Fierce passion: Le Galaxie could easily headline the Big Top

It was the last weekend of the Galway International Arts Festival, 2018. Taking a cue from years gone by the Big Top this year hosted a series of stand out international and national artists. Opening the finale weekend was The Flaming Lips – who by all means blew our minds (see review) – however it was the opening act of the night which sparked the electric atmosphere under the marquee, and with just energy, passion and banging tunes gave us an outstanding performance. Le Galaxie could easily headline the Big Top.

Chest bursting bass and electro-pop

A crowd of us have been waiting at the front for the much anticipated performance, and as the lights illuminate Le Galaxie crossing the stage we cheer. At 8pm the gig begins.

Sometimes at the early stages of a gig – big or small – it can take a combination of time and an enthusiastic push to get people out of their standing skin and into a more fluid, headbanging rhythm. It doesn’t matter how ‘big’ the artist is. People might want to let it all hang out but they’re still jacked into the ‘normal’ day-to-day performance of being a person.

Clearly with the rhetoric of  “Yeah, but those are just the laws of physics, we’ve got this whole other universe going on”, they stepped over all that. Le Galaxie rely only on their own energy and passion channeled through their instruments. And their bodies. No giant props and no crazy stage show. Their music and connection with us made those things irrelevant.

Le Galaxie began in 2008 (happy ten year anniversary) and soon became a regular feature of the live scene in Dublin and following from this success the four piece have played at Electric Picnic, Body & Soul, Longitude, and Sea Sessions, to name but a few festivals. Michael, David, Anthony and Alastair have featured in Irish Albums Chart top 10 with their second studio album Le Club, and in 2018 Le Galaxie received top reviews for the album Pleasure. Bringing the former Fight Like Apes singer MaryKate Geraghty (MayKay) into the mix has added another explosive dimension to the band’s music.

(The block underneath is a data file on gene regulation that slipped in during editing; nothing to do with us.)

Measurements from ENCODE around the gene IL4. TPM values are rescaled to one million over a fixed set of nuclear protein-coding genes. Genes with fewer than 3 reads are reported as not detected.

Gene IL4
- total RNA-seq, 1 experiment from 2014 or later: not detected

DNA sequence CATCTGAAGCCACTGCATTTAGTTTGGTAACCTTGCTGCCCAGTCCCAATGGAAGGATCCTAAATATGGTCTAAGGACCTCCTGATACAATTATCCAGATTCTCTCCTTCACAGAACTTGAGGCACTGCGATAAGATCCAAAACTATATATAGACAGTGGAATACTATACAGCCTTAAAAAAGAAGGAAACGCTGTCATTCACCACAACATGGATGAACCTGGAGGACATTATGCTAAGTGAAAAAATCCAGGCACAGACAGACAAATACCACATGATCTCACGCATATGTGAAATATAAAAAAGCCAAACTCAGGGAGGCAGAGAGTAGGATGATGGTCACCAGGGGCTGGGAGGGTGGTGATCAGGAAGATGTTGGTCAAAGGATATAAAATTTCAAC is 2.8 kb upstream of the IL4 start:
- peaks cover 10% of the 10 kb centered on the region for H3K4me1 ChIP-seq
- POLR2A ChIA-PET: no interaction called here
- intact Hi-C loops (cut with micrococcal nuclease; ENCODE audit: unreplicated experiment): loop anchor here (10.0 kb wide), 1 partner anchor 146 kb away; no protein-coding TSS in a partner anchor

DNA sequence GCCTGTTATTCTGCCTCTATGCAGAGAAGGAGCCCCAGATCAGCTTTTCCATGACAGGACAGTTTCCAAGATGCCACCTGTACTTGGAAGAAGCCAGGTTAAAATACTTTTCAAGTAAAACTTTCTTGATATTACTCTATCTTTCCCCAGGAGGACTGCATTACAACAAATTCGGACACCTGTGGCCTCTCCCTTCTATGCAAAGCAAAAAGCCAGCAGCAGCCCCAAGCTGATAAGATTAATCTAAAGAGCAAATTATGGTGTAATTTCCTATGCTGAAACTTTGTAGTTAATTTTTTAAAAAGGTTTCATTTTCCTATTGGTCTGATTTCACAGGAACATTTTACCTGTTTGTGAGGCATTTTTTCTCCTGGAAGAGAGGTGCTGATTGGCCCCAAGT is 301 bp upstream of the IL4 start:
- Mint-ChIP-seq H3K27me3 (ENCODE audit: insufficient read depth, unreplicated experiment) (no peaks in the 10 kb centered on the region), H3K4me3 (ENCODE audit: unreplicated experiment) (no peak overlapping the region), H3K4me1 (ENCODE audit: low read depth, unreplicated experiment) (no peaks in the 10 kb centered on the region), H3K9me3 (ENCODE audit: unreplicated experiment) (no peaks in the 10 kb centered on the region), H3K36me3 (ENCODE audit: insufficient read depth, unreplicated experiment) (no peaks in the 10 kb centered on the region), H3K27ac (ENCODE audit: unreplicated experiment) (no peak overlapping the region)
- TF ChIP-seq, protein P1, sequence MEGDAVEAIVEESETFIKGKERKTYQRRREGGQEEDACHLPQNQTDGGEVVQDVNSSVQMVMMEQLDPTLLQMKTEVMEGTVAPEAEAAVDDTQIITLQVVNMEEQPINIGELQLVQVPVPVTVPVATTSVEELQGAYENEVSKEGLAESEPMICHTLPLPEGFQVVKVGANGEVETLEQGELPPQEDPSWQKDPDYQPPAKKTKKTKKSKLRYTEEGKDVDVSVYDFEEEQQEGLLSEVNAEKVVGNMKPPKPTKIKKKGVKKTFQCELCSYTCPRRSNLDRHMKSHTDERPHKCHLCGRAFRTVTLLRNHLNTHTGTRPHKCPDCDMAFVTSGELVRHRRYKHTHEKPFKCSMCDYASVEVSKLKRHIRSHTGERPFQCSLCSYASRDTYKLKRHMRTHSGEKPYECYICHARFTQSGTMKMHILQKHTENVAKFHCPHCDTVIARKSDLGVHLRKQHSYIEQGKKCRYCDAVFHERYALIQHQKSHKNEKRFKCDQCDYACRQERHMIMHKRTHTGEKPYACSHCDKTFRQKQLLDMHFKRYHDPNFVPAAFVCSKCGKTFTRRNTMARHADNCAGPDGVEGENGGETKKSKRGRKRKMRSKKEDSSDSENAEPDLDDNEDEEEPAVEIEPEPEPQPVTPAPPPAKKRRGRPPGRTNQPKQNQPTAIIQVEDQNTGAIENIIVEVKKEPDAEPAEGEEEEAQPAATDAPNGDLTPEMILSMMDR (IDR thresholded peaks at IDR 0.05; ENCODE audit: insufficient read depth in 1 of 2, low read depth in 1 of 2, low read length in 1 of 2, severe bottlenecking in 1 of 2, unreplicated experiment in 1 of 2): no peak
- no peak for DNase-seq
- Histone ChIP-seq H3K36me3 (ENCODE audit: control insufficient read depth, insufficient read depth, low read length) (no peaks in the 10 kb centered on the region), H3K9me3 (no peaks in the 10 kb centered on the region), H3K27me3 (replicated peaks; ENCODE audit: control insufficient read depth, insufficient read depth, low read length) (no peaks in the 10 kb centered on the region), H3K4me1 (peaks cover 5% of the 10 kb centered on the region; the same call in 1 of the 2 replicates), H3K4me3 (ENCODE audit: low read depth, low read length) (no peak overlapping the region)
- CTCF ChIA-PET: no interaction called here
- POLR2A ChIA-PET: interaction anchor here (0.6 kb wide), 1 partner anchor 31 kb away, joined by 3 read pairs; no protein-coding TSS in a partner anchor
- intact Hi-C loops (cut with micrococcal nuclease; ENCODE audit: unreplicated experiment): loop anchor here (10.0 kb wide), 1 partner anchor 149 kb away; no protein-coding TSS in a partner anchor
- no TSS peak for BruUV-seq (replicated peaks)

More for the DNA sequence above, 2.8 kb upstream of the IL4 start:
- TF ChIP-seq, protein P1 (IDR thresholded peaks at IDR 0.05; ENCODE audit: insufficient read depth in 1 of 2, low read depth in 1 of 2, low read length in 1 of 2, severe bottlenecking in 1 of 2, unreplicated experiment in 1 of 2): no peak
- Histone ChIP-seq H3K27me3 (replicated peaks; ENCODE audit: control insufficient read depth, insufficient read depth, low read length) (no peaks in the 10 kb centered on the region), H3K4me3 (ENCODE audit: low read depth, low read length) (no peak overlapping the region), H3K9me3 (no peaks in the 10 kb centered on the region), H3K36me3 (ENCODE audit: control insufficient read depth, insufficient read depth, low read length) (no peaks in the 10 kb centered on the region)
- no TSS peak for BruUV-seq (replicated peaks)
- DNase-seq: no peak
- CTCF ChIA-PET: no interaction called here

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We are given a sampling of Le Galaxie’s finest as well as some new music from Pleasure including the single ‘Day of the Child‘. Frontman and lead vocalist Michael Pope holds nothing back as he takes ownership of every bit of space on the stage, bringing us with him in a haze of banging heads and leaps. David McGloughlin and Anthony Hyland are on the keys giving the music its synth body, and behind them is Alastair Higgins thrashing out beneath the transforming purple and blue lights. MayKay is singing and dancing with the deep electro arrangements, and there’s great synergy between herself and Michael as they sing together.

Really, words do very little.

At one point Michael climbs up the stage structure and sits about 7 metres above our heads. The high point of that moment is not actually the feat itself (sorry dude) but the expression on the face of the member of security standing beneath him, looking up wide eyed in horror at the safety hazard hanging above. I wish I had captured the moment with clarity.

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Le Galaxie created an experience for us that night. There was a connection between the crowd, the band and the music. It doesn’t take any intense stage show to do that and their performance showed us that they really enjoy creating these experiences with sheer passion. At one point Michael decided to jump into the crowd and dance among us with body thrusting energy.

I say that Le Galaxie could easily headline the Big Top because it felt as if it was’t over when they played their last song. The feeling within myself, and the sense that I got from the crowd around me was that it could have, and should have gone on for longer. They can hold their own and I would expect that if they had another hour to play, the connection between them and the crowd would have sustained itself from start to finish.

The electro-pop scene in Ireland has some intense players (Le Boom, LAOISE, Elaine Mai), but as a genre it is one of the hardest to get traction from in the industry, as a gigging artist and as a recording artist. Making good decisions about band members, style, how and where to release music etc… absolutely matter. The obvious one is whether or not you enjoy it. And Le Galaxie fucking love it.

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